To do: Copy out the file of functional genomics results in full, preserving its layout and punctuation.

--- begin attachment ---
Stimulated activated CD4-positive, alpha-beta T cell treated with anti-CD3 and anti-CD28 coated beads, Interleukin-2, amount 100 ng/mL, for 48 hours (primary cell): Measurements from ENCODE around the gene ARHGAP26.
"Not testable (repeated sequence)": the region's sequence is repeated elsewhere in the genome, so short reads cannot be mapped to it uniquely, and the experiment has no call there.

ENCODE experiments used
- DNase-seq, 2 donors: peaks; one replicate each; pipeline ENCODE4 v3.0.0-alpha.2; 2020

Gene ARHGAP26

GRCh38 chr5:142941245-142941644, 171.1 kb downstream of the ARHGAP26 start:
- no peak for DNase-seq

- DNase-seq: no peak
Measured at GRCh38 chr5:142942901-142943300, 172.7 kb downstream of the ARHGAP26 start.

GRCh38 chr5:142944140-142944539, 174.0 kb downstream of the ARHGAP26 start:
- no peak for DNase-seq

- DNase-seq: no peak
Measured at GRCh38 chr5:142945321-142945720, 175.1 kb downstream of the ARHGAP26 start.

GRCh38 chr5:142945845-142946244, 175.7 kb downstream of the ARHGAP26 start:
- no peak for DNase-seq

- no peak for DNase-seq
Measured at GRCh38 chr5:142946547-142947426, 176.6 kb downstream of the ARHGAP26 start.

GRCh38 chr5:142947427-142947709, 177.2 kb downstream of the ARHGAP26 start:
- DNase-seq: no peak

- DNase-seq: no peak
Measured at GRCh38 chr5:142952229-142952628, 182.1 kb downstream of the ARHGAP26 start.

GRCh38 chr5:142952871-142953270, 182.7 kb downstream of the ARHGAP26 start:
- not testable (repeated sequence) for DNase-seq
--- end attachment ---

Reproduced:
Stimulated activated CD4-positive, alpha-beta T cell treated with anti-CD3 and anti-CD28 coated beads, Interleukin-2, amount 100 ng/mL, for 48 hours (primary cell): Measurements from ENCODE around the gene ARHGAP26.
"Not testable (repeated sequence)": the region's sequence is repeated elsewhere in the genome, so short reads cannot be mapped to it uniquely, and the experiment has no call there.

ENCODE experiments used
- DNase-seq, 2 donors: peaks; one replicate each; pipeline ENCODE4 v3.0.0-alpha.2; 2020

Gene ARHGAP26

GRCh38 chr5:142941245-142941644, 171.1 kb downstream of the ARHGAP26 start:
- no peak for DNase-seq

- DNase-seq: no peak
Measured at GRCh38 chr5:142942901-142943300, 172.7 kb downstream of the ARHGAP26 start.

GRCh38 chr5:142944140-142944539, 174.0 kb downstream of the ARHGAP26 start:
- no peak for DNase-seq

- DNase-seq: no peak
Measured at GRCh38 chr5:142945321-142945720, 175.1 kb downstream of the ARHGAP26 start.

GRCh38 chr5:142945845-142946244, 175.7 kb downstream of the ARHGAP26 start:
- no peak for DNase-seq

- no peak for DNase-seq
Measured at GRCh38 chr5:142946547-142947426, 176.6 kb downstream of the ARHGAP26 start.

GRCh38 chr5:142947427-142947709, 177.2 kb downstream of the ARHGAP26 start:
- DNase-seq: no peak

- DNase-seq: no peak
Measured at GRCh38 chr5:142952229-142952628, 182.1 kb downstream of the ARHGAP26 start.

GRCh38 chr5:142952871-142953270, 182.7 kb downstream of the ARHGAP26 start:
- not testable (repeated sequence) for DNase-seq